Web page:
I'm trying to calculate angle theta using law of cosines but I am getting varying results of which none make sense to me.
A log is 10 meters long and weighs 1 ton. A 16 meter long rope is bound to each end of the log and a hook is subsequently hooked to the middle of that rope with the intention of lifting the log, so that each 'side' of the rope becomes 8 meters. The forces y and x (Don't know how to make vector signs) are equally powerful and their sum is 1 ton. The rope also has to endure the pull of x and y regardless of the direction of the pull. Find out how much weight the rope has to support.
First, let's have a look at my hand-drawn attempt to find angle theta with the law of cosines. I intend on finding angle theta so I can subsequently use that for law of sines in order to find 'side c' (pictured as 10m) using my other unit (ton). I have 0.5 ton on each side and I want to find out how many tonnes side/vector c is (the sum of vectors y and x).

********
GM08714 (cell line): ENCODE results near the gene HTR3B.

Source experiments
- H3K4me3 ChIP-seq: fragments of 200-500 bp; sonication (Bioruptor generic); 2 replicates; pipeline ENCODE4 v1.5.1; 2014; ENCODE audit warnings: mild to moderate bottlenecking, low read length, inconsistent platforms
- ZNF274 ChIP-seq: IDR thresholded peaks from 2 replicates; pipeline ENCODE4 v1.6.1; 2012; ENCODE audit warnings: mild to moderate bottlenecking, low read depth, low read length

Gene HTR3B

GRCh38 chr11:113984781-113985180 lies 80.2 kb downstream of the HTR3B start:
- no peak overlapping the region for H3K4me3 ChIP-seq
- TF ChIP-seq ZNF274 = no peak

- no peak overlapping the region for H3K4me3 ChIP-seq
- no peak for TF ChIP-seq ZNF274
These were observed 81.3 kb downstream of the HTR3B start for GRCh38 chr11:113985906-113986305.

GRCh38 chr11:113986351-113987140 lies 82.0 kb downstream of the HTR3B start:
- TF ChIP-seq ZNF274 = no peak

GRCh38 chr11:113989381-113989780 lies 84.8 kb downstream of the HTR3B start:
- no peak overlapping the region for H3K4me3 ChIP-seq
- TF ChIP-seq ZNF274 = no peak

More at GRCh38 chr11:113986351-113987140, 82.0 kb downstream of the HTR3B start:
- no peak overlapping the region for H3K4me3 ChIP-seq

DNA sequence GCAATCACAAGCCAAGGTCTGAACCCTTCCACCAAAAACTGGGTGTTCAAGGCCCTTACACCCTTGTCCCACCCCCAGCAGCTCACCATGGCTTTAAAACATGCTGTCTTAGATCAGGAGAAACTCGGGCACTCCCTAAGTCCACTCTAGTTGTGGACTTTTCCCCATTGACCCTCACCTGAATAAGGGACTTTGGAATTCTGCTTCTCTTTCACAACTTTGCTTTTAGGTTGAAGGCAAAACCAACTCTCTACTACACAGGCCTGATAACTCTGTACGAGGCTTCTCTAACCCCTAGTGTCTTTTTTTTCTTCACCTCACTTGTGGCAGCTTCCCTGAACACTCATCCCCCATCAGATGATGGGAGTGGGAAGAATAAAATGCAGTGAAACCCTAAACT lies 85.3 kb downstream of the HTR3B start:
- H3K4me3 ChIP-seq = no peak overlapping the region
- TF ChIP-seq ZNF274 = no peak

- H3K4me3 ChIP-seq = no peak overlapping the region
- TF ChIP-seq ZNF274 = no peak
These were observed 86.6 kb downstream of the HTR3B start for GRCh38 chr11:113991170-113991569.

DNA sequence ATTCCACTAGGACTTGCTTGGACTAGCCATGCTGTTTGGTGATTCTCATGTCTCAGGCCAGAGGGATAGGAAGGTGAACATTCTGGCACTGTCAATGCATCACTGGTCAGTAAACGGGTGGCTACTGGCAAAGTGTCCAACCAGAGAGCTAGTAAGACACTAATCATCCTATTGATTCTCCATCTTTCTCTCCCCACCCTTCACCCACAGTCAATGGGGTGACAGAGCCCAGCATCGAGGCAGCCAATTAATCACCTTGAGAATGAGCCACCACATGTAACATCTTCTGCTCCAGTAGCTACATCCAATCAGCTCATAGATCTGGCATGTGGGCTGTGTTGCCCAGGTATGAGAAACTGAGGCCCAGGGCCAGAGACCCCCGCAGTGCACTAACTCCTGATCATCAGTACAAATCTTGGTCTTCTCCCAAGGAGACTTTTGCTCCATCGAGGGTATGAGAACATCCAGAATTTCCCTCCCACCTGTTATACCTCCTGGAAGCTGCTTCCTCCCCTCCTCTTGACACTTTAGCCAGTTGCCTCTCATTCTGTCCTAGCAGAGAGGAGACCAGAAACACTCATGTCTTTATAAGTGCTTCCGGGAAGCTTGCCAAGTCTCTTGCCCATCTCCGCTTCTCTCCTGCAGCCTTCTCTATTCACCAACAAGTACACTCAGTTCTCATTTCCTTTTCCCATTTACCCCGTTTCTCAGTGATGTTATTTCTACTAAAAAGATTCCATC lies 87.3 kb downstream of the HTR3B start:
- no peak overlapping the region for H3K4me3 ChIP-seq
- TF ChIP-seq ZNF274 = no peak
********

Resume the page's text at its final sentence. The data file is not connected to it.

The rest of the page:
I calculate angle theta to be 77° but it seems by all accounts that the 'long angle' should be more than 90°. Also ignore the sin on my picture, I meant cos and realized later that I was doing sin, so my answer is wrong because of that, I later corrected it to 77°..
Can someone please point me to my error in calculating angle theta (or if I am wrong by assuming that it should be larger than 90°) and also tell me if I am doing this problem right at all? I'm not very confident with my approach and it is likely wrong.